General, Security, Privacy, Uncategorized

But…Shouldn’t Security Be Our Number 1 Priority?

Six executives fill the boardroom chairs and you seem to have chosen the only chair that lets loose a metallic shriek upon any movement. Ugh. But there is work to do. You are all here to solve a problem. A big problem. One of your organization’s IT solutions desperately needs replacement and you are here to provide a “security lens” on the discussions about to be had.

Things start out well enough. They go over the list of features that are required in the replacement product: what are deal-breakers? what could be left behind if required? pay tiers? support models? deployment plans and timelines? Things like that. The requirements are high level and you spend your time listening to the discussion but not really participating. Then the discussion turns towards compliance and security. Your ears perk up.

They start asking your type of questions: “What type of information do we need to store and how are we going to protect it?”, and the like — in not-so-many-words but you pick up the subtext. “Do we need to think about compliance?”
All eyes turn to you.

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General, Security, Privacy, Technical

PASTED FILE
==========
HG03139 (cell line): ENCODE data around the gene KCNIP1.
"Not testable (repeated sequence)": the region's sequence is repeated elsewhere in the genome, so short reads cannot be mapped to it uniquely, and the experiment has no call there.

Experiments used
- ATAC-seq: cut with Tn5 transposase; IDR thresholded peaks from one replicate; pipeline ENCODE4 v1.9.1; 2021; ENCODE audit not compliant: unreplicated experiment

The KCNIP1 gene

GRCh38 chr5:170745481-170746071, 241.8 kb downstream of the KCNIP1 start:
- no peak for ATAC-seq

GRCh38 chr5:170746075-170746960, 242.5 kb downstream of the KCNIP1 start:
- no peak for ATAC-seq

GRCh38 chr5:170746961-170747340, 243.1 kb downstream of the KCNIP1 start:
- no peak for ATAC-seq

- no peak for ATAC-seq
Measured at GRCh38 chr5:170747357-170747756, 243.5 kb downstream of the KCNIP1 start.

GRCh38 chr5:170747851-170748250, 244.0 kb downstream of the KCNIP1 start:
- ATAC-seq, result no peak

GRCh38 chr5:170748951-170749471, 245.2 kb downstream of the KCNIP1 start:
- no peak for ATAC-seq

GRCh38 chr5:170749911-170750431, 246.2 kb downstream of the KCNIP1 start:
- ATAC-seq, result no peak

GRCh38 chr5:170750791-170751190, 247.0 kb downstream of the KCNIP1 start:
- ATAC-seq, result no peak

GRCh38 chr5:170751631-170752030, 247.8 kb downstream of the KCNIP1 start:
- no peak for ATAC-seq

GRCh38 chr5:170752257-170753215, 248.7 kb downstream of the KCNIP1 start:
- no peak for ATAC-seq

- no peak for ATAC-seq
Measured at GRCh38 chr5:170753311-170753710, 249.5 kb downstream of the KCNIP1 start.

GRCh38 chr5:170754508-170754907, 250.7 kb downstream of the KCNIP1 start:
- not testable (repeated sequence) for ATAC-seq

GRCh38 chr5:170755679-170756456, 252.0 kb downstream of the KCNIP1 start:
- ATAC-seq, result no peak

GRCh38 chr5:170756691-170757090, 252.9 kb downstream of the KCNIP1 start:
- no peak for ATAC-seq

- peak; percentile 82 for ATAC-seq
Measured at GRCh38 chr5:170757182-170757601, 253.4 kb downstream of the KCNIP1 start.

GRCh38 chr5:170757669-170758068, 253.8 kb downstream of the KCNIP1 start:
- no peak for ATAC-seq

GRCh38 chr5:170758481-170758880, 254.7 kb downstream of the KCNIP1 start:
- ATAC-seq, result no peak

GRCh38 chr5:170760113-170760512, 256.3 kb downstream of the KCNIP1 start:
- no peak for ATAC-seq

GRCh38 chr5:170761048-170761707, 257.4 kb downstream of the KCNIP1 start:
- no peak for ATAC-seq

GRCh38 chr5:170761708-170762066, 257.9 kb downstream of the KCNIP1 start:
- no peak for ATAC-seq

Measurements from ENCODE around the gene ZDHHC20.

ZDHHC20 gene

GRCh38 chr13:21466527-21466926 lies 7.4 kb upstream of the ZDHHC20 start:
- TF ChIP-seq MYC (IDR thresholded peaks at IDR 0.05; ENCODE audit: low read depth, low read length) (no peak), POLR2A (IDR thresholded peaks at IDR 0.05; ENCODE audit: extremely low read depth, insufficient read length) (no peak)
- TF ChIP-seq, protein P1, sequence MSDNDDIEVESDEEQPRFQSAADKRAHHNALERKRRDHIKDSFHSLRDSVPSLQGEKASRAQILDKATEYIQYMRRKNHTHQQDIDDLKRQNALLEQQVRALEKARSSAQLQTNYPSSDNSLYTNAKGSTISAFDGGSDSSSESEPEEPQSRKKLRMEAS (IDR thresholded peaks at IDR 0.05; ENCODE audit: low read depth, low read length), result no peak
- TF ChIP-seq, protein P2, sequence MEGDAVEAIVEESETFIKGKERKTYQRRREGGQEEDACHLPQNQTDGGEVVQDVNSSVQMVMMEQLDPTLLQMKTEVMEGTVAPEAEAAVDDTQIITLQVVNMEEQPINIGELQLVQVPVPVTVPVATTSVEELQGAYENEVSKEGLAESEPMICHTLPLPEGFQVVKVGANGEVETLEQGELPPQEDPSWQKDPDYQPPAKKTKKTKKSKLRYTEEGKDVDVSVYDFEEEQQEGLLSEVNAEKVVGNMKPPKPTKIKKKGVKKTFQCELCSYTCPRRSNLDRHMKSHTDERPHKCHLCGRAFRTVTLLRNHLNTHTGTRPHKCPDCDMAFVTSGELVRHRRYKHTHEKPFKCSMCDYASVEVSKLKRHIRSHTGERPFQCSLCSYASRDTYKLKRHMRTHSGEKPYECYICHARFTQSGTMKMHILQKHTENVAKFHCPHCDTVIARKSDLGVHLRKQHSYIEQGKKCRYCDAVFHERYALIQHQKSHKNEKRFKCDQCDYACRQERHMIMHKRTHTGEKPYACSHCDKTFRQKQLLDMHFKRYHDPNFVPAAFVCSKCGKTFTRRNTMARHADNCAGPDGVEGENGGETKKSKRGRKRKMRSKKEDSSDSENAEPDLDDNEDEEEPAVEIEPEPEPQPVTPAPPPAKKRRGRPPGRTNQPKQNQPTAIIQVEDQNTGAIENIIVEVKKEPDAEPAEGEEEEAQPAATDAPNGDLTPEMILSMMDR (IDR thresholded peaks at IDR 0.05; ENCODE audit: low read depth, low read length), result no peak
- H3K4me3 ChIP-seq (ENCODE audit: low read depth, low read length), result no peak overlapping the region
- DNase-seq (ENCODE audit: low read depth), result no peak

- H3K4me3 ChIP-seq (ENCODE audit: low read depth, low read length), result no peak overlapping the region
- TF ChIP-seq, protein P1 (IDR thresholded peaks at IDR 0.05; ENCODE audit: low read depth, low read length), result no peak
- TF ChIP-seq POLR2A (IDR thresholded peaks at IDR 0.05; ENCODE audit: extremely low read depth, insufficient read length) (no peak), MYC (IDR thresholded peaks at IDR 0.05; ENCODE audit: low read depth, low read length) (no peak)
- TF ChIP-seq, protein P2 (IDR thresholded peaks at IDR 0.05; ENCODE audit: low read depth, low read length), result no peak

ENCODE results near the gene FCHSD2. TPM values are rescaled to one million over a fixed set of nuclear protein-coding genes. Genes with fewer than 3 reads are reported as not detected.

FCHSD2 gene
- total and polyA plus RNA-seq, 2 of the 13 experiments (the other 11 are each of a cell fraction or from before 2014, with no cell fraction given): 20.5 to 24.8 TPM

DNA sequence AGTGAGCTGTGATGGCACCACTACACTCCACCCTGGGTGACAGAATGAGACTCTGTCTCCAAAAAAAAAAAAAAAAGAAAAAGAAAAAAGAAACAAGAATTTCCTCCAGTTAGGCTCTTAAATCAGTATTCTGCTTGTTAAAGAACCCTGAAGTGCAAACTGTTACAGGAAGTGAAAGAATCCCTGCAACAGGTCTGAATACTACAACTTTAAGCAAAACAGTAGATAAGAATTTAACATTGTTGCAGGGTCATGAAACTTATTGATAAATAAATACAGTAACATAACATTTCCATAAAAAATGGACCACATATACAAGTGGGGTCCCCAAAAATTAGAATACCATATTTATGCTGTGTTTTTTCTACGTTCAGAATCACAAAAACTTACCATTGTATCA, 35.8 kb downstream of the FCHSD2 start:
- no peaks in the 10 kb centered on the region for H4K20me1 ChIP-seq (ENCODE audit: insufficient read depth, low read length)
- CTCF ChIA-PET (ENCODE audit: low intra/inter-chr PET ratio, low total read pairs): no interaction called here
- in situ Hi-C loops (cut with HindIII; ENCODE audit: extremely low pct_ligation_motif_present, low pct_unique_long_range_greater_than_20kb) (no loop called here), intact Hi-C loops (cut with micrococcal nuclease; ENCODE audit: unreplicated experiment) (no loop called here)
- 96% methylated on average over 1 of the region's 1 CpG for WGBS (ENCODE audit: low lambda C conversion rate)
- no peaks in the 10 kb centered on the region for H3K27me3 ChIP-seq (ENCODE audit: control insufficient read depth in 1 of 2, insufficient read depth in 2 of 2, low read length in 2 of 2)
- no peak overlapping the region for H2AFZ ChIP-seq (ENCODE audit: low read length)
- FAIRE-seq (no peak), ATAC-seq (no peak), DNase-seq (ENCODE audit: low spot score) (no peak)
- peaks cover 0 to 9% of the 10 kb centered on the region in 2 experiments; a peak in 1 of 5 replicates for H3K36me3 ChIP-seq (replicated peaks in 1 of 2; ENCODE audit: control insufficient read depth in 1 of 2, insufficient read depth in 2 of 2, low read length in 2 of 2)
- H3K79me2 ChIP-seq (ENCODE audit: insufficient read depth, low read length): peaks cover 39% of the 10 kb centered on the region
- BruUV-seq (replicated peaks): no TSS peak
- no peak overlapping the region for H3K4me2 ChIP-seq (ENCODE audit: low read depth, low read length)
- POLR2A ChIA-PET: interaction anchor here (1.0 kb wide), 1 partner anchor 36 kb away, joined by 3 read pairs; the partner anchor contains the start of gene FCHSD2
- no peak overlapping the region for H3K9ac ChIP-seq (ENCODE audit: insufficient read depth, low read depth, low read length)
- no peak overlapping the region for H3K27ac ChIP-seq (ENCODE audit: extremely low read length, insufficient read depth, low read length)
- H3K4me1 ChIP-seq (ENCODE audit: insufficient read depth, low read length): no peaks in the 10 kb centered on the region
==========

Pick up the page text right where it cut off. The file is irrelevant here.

A Hacker’s View of Passwords

Passwords You Say?

Passwords. The bastion of authentication. Defenders of data. Bane of those shadowy figures wearing hoods and ski masks in darkened basements whilst attacking your servers. Passwords protect your secrets, but how effective are they really?

Plenty of articles have been written on the short-comings of passwords — mainly around complexity, reuse, expiry, and how these additional “controls” may not truly solve the problems inherent to passwords. I will touch on these, but in the spirit of education I felt a duty to provide context and to answer the inevitable question one hears when they enact some new policy or control in the security world: “Why?”

I will start by saying that, in my humble opinion, passwords are here to stay — in one form or another. “What about biometrics?” you may ask — to which I will reply with another question: “What happens when your fingerprint is stolen?”. You can easily change a password. You can’t (easily) change your fingerprints. What about the tokens used in two-factor authentication? Couldn’t we simply just use those instead? Yes we could, but they can be lost or stolen, and can be expensive relative to a password. Economically speaking, we would have to see executives, as a whole, start taking security a lot more seriously if that is to happen.

So, for now, let us say that passwords will be with us for the foreseeable future. Maybe I’m wrong and some new technology will supplant passwords as the de facto standard — but for now they are here and we have to deal with them.

Now, Let us take a look at the current “state of the art” of passwords.

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General, Programming

Software Development, Morality, ‘The Secret Life of Walter Mitty’, and Victor Frankenstein

For those who haven’t watched ‘The Secret Life of Walter Mitty’, I highly recommend a showing. It follows Walter Mitty, a daydreaming “negative asset manager” at LIFE magazine during its conversion to a fully-online offering. It truly is a visually stunning work.